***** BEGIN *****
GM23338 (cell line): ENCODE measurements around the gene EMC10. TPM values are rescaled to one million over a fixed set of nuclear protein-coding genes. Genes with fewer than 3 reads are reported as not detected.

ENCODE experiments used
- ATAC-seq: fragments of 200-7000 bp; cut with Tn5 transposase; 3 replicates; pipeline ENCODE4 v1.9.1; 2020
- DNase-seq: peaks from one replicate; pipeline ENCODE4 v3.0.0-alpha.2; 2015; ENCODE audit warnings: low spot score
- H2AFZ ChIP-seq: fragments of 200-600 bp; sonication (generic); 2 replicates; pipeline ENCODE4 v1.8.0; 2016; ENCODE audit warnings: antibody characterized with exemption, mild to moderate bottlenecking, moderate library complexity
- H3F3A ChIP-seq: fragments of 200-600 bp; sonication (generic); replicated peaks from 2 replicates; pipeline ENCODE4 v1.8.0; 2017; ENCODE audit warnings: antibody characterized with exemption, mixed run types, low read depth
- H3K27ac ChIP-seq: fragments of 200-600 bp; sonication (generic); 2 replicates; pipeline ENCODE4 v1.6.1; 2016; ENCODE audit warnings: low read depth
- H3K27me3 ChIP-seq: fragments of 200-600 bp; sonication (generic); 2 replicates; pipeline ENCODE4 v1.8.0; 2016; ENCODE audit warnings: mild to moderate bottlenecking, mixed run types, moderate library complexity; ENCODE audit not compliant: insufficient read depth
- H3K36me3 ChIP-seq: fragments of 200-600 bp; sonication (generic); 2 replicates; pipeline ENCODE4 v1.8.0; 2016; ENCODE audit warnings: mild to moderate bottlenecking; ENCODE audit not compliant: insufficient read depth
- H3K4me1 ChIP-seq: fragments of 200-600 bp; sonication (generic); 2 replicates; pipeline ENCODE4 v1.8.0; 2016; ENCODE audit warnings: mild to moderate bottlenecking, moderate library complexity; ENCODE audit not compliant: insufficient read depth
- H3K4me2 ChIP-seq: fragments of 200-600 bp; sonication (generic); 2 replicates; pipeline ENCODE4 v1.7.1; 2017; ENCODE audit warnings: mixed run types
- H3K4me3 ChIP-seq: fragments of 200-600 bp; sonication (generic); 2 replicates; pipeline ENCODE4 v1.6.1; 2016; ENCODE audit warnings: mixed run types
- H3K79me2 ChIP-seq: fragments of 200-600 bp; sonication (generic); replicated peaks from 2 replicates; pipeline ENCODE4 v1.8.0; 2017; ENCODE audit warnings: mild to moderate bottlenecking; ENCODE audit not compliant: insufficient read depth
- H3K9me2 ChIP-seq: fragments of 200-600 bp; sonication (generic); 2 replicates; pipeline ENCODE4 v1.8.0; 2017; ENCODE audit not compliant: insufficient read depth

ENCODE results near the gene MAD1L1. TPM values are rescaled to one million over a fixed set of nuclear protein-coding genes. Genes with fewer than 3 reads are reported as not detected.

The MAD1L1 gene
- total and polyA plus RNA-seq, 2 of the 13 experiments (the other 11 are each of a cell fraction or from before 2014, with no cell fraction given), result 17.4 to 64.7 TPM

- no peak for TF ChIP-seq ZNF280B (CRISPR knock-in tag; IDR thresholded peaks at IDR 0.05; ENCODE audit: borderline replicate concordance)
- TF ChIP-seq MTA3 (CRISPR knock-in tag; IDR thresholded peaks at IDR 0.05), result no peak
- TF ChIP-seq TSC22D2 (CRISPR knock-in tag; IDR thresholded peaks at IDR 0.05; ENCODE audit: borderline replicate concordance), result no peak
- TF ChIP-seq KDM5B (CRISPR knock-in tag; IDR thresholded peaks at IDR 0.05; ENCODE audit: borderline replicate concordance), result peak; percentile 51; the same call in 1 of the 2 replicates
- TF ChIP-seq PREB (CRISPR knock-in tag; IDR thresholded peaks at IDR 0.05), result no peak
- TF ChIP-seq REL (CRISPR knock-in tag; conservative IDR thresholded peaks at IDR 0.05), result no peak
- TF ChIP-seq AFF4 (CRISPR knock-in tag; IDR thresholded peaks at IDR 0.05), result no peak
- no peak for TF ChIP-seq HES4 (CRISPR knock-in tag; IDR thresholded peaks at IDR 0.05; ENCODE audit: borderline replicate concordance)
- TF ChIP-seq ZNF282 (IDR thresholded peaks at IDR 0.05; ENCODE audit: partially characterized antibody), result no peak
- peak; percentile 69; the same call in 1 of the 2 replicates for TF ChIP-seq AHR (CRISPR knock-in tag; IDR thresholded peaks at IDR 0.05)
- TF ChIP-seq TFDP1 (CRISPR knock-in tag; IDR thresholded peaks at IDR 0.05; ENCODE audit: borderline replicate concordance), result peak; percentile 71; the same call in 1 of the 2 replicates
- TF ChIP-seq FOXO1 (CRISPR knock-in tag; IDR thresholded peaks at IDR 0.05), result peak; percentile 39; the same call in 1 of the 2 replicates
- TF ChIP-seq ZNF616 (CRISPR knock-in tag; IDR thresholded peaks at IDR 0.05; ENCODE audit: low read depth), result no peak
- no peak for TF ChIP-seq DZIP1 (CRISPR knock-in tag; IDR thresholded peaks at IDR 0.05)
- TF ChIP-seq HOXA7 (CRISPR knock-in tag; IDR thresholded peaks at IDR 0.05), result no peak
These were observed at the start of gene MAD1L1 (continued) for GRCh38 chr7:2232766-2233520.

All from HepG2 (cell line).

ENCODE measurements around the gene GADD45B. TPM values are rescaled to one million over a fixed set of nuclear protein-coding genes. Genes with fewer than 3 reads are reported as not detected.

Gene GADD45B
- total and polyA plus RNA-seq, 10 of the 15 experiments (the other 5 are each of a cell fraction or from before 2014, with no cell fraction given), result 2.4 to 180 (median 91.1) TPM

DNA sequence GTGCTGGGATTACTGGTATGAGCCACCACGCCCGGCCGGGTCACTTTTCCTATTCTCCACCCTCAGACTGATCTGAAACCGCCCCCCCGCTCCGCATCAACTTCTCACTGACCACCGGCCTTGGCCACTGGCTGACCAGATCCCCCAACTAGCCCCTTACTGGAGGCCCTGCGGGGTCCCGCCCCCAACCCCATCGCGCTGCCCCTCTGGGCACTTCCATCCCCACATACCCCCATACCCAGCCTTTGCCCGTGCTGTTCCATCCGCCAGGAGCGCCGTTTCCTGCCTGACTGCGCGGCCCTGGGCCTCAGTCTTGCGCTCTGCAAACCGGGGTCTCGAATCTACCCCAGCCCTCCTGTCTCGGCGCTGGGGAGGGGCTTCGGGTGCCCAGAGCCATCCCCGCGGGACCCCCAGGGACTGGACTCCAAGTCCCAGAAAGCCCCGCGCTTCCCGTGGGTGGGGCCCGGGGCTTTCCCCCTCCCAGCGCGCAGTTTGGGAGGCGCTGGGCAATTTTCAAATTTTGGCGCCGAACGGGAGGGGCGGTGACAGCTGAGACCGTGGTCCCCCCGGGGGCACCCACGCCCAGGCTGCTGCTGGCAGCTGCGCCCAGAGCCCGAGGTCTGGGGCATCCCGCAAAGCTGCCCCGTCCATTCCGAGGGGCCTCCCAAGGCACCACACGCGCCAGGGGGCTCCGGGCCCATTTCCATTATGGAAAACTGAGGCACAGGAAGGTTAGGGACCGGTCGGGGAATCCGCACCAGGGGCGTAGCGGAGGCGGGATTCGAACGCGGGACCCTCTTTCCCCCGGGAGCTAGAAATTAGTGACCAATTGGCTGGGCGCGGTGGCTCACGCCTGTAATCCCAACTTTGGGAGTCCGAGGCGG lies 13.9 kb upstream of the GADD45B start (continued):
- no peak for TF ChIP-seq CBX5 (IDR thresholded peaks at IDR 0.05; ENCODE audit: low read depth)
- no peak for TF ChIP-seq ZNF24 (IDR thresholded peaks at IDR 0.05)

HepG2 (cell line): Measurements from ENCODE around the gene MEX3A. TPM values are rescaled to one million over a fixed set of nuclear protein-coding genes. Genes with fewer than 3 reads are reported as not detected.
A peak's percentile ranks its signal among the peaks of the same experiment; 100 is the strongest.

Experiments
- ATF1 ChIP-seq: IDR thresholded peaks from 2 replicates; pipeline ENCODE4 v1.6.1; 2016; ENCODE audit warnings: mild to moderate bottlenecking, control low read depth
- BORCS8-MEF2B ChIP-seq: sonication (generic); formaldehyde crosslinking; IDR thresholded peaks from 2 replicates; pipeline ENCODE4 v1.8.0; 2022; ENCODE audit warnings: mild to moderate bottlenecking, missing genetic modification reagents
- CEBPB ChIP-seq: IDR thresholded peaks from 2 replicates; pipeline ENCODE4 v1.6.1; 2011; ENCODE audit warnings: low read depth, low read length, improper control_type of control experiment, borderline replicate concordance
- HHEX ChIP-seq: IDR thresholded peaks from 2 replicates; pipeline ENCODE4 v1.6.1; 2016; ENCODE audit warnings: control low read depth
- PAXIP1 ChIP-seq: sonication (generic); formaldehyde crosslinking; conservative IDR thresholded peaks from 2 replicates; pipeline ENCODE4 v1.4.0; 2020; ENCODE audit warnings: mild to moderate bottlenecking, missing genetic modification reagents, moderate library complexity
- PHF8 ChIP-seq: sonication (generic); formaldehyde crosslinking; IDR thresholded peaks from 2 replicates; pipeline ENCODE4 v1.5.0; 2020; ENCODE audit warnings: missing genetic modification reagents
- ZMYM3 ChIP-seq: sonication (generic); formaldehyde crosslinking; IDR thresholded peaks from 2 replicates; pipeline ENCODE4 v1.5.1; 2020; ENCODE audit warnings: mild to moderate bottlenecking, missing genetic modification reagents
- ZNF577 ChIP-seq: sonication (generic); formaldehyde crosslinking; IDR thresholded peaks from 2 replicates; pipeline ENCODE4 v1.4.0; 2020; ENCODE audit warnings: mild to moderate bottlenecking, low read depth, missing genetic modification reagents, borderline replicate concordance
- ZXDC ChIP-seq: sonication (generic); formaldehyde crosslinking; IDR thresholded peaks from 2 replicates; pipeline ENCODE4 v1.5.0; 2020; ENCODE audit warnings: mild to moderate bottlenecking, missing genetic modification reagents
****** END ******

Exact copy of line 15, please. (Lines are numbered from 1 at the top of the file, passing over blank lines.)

ENCODE results near the gene MAD1L1. TPM values are rescaled to one million over a fixed set of nuclear protein-coding genes. Genes with fewer than 3 reads are reported as not detected.